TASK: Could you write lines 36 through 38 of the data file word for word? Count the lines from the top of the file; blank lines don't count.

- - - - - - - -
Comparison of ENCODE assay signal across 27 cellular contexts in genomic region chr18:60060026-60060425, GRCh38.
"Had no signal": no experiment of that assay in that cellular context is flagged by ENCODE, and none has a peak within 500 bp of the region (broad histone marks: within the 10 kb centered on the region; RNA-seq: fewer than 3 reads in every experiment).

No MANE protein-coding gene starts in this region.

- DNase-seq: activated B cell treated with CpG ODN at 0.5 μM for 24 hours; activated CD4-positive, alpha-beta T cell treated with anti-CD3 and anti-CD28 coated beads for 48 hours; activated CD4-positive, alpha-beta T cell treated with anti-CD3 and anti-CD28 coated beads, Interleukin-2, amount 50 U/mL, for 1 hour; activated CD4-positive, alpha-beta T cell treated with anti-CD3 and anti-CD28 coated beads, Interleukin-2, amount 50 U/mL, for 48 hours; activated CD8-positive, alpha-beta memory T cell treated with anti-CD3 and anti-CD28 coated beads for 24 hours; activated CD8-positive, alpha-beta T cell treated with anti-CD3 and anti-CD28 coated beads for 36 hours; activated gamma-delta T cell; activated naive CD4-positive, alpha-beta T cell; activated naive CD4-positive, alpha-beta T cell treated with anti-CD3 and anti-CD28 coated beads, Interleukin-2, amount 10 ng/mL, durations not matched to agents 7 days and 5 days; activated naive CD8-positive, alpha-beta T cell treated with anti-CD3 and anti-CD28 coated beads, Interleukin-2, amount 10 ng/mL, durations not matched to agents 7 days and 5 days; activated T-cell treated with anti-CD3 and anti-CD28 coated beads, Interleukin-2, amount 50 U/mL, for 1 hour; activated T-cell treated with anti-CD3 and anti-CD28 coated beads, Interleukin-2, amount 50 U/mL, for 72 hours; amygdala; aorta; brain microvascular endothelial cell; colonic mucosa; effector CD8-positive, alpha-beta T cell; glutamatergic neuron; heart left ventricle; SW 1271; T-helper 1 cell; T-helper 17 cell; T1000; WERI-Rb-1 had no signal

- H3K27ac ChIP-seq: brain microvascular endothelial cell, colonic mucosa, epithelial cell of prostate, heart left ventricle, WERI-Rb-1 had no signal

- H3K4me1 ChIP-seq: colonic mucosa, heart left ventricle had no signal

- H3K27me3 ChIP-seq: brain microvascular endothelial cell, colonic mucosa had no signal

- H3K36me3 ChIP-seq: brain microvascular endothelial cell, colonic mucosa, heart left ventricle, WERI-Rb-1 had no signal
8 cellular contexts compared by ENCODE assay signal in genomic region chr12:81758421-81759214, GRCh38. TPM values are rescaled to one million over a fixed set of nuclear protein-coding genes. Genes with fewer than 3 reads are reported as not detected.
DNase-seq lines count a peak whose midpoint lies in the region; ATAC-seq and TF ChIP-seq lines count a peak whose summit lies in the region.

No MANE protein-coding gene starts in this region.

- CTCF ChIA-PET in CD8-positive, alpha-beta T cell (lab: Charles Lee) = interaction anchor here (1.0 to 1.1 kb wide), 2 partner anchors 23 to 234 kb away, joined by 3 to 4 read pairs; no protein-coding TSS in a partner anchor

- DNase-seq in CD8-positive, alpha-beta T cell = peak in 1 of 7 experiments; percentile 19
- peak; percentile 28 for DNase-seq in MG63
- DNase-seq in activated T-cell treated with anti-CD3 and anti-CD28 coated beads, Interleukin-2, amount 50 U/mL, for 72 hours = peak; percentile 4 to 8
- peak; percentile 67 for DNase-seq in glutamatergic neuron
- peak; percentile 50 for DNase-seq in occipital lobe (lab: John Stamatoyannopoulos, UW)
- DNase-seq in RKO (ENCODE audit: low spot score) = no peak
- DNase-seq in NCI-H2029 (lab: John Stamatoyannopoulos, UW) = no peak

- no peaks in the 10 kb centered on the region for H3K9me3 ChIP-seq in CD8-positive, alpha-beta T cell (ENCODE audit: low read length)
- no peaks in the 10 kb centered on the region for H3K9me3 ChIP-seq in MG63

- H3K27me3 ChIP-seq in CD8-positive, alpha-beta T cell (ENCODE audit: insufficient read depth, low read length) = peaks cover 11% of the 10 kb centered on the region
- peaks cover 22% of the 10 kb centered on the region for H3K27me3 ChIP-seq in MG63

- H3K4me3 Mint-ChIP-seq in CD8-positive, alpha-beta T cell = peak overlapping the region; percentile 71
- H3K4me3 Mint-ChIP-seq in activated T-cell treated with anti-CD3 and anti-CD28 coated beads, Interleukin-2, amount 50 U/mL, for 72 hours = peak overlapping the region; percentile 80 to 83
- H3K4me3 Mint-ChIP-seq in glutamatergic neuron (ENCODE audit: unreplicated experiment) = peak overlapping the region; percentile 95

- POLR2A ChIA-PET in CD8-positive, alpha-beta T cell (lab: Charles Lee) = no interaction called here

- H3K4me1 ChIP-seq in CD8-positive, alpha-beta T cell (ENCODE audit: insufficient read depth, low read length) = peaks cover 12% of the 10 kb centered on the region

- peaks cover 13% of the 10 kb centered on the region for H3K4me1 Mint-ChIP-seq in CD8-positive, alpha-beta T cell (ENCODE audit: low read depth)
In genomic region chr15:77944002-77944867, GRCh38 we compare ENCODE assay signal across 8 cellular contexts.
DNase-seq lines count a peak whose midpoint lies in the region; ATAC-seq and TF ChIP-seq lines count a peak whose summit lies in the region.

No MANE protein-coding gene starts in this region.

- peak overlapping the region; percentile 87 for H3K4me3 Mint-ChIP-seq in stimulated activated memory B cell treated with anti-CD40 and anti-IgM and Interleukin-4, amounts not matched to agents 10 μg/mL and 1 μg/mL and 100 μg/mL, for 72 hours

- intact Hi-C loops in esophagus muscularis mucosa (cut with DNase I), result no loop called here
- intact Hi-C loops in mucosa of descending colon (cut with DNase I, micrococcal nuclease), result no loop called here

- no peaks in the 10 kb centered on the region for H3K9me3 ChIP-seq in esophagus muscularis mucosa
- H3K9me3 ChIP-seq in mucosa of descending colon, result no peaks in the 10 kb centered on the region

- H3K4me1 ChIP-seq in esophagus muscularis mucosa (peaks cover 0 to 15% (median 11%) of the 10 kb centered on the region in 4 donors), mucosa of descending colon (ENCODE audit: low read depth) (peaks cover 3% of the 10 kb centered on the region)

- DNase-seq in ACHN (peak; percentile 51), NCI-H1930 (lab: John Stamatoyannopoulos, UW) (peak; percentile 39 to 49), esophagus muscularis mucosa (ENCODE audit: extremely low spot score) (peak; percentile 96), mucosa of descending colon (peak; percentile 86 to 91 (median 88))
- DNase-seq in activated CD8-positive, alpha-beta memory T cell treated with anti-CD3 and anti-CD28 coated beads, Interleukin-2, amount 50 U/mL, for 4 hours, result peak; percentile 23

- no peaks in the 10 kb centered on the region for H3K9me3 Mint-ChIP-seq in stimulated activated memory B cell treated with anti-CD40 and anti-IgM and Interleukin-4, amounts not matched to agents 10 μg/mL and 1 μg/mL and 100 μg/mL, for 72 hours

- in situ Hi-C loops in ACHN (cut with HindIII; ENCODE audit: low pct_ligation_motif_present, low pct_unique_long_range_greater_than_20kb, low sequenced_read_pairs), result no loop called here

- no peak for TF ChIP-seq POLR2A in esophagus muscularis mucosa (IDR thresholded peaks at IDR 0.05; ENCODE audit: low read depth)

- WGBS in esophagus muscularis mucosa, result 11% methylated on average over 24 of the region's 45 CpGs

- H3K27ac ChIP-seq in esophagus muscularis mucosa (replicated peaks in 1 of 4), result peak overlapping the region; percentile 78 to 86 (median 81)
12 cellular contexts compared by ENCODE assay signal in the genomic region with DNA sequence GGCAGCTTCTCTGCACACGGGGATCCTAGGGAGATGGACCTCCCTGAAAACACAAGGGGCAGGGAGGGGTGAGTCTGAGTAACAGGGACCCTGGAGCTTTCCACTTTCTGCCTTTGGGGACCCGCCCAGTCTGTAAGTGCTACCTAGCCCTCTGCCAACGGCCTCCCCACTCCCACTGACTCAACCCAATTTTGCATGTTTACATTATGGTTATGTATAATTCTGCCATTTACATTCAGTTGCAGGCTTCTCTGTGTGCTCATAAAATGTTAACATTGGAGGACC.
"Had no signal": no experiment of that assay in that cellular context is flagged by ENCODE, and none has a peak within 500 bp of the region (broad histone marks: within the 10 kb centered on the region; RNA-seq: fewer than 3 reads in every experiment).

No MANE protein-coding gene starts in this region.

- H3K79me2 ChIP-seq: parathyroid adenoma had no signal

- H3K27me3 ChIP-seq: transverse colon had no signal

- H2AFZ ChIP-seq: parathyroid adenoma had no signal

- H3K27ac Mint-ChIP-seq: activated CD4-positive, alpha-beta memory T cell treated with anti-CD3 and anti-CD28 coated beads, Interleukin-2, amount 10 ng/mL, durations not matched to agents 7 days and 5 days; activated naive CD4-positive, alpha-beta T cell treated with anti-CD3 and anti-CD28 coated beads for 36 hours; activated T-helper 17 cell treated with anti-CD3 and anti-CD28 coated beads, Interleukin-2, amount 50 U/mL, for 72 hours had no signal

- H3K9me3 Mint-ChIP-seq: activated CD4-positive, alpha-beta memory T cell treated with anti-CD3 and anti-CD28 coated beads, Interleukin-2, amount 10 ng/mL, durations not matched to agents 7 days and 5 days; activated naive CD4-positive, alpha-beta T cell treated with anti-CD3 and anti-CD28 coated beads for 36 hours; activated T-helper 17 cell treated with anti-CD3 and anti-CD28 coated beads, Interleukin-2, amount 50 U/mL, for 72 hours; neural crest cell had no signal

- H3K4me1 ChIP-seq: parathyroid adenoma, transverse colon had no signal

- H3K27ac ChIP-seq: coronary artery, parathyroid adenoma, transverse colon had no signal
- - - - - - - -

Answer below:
- no peaks in the 10 kb centered on the region for H3K9me3 ChIP-seq in esophagus muscularis mucosa
- H3K9me3 ChIP-seq in mucosa of descending colon, result no peaks in the 10 kb centered on the region

- H3K4me1 ChIP-seq in esophagus muscularis mucosa (peaks cover 0 to 15% (median 11%) of the 10 kb centered on the region in 4 donors), mucosa of descending colon (ENCODE audit: low read depth) (peaks cover 3% of the 10 kb centered on the region)